Angelina threw a pillow at Vinny, Deena was in tears, and Ronnie said, “She really needs to get some mental help. It’s destroying all of our lives at this point.”

    After Vinny admitted, “We need help!” the preview shifted to Dr. Drew Pinsky — MTV’s resident doctor and therapist — as he pulled up on-site to seemingly help the Shore cast work through their issues.

    The Mediation

    Prior to enlisting Dr. Drew’s expertise, Mike transformed himself from “The Situation” to “The Mediation” in the hopes that he could somehow mediate the argument between the girls and help solve their dispute.

    During the premiere, Mike invited Vinny, Jenni, and Deena over to his house. The sit-down took place 91 days after the wedding and Mike’s goal was to hear everyone’s point of view in the hopes of being able to get through to them.

    In a confessional interview, Mike explained the predicament he found himself in and said, “We are really caught in a situation right now because we don’t want to say the wrong thing to Jenni and Deena and upset them but at the same time we want to move forward and try to put this behind us.”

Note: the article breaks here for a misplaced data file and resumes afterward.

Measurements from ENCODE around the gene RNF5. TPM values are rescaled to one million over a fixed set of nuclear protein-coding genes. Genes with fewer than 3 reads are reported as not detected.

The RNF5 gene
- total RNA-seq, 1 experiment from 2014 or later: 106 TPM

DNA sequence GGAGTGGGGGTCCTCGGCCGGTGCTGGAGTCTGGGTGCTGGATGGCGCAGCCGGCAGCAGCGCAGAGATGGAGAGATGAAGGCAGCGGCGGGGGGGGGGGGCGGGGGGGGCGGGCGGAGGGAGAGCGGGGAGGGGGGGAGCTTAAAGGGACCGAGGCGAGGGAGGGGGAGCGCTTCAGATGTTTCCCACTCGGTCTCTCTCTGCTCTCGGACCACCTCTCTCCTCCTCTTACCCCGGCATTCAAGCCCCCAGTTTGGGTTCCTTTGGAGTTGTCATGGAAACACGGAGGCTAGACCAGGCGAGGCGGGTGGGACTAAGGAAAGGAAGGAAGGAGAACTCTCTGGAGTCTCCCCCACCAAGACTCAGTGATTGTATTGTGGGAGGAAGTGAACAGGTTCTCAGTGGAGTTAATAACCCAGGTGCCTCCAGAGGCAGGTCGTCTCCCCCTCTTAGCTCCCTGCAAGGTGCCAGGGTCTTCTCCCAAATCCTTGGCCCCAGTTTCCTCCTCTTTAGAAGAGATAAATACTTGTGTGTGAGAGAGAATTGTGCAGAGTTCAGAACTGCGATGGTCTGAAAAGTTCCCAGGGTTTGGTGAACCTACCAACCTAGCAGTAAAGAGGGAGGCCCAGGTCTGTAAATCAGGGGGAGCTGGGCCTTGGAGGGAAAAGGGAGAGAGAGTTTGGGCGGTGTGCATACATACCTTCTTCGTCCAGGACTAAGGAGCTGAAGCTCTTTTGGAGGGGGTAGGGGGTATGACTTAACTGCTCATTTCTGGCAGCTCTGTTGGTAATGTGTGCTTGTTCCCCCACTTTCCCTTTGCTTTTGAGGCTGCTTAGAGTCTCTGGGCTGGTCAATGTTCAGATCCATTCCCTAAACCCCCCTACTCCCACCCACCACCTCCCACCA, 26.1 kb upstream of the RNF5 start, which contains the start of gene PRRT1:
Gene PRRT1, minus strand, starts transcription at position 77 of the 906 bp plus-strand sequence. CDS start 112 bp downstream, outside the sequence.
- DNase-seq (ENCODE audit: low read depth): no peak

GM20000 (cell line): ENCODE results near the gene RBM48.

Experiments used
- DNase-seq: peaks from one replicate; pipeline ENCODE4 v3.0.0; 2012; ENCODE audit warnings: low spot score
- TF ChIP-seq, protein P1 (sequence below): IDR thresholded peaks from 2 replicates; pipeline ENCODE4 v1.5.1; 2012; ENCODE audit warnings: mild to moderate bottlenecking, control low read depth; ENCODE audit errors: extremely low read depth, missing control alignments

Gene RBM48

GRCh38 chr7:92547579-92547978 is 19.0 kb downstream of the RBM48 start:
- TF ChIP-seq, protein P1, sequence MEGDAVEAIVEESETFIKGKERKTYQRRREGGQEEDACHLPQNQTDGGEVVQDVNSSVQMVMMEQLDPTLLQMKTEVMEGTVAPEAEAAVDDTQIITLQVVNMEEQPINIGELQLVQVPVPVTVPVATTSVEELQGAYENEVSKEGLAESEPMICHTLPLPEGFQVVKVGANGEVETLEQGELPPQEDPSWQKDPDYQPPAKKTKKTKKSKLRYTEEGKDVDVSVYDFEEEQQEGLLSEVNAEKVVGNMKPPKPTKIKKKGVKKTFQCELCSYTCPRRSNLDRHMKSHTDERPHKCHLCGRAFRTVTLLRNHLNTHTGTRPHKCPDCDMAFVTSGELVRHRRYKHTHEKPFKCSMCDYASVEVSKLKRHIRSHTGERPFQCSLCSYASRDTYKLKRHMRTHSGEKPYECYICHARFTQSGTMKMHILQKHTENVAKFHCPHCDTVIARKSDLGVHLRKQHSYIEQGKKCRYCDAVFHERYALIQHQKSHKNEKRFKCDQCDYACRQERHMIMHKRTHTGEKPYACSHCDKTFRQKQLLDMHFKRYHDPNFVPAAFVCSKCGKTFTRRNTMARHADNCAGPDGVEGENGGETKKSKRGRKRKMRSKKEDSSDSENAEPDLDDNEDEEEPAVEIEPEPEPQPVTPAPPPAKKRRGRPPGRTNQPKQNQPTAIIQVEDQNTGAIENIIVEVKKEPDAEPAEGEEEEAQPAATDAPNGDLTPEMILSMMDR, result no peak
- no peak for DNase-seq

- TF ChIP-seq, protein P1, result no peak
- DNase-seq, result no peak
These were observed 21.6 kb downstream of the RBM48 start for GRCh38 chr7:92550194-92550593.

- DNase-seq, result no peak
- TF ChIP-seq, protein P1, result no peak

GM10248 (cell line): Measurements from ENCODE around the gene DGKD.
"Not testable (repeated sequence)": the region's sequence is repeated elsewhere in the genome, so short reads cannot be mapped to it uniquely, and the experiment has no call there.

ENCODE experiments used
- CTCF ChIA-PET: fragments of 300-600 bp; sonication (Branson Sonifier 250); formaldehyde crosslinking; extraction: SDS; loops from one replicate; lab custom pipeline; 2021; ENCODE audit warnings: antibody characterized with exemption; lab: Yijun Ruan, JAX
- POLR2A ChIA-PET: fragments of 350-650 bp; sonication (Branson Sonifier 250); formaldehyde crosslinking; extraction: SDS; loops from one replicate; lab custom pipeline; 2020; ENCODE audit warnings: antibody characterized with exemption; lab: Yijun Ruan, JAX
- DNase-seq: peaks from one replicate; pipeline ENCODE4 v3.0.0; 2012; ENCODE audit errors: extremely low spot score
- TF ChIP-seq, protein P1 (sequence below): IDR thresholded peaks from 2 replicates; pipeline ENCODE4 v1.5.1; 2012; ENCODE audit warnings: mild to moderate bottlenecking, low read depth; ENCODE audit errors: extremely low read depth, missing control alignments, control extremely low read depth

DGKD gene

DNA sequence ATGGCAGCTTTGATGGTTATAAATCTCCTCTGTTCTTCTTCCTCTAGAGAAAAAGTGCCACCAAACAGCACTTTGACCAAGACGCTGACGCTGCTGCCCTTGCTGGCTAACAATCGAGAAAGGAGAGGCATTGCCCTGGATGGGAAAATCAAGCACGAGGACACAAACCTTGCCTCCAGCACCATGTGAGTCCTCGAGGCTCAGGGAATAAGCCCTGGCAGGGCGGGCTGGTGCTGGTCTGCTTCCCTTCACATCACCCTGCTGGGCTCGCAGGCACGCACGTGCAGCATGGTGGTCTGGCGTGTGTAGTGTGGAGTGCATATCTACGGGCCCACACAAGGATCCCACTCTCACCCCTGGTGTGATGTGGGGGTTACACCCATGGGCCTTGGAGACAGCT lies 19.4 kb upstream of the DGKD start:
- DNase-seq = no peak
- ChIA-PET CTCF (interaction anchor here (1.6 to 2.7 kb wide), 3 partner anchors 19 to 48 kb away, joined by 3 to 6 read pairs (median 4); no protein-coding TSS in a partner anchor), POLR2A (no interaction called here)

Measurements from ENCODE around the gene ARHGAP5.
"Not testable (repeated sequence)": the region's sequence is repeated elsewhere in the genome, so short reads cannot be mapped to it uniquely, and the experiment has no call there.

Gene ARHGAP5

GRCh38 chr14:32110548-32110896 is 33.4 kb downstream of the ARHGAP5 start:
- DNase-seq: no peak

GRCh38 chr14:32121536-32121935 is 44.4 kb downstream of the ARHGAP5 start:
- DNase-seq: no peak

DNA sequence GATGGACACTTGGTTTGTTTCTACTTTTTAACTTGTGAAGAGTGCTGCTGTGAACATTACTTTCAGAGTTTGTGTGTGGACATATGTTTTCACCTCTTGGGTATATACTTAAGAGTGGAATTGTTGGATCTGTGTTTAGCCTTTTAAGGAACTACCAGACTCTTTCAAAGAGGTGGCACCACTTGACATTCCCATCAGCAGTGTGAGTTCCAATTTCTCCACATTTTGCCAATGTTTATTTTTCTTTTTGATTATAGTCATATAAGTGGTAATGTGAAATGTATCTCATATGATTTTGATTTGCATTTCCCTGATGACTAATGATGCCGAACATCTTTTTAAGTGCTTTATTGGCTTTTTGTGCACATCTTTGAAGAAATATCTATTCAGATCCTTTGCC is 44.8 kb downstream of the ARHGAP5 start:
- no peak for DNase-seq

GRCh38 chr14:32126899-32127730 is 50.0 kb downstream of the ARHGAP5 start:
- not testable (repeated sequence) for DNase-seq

Both Deena and Jenni made it clear they had no intentions of making amends with Angelina. The girls described the social media backlash they faced after the wedding speech audio was leaked and how upset they were that Angelina supported the comments fans made to put down the girls and their families.

    Based on the preview of the coming episodes, it looks like Dr. Drew will have his work cut out for him.

    Will he be able to make the Jersey Shore cast a happy family once again? Tune in to

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    Americans travel as Biden addresses nation

    Here’s what’s happening Wednesday with the coronavirus pandemic in the U.S.:

    Holiday travelers crowd the ticketing area of terminal one Wednesday, Nov. 25, 2020 at MSP in Minneapolis. Millions of Americans took to the skies and the highways ahead of Thanksgiving at the risk of pouring gasoline on the coronavirus fire, disregarding increasingly dire warnings that they stay home and limit their holiday gatherings to members of their own household. (David Joles/Star Tribune via AP)

    © Provided by Associated Press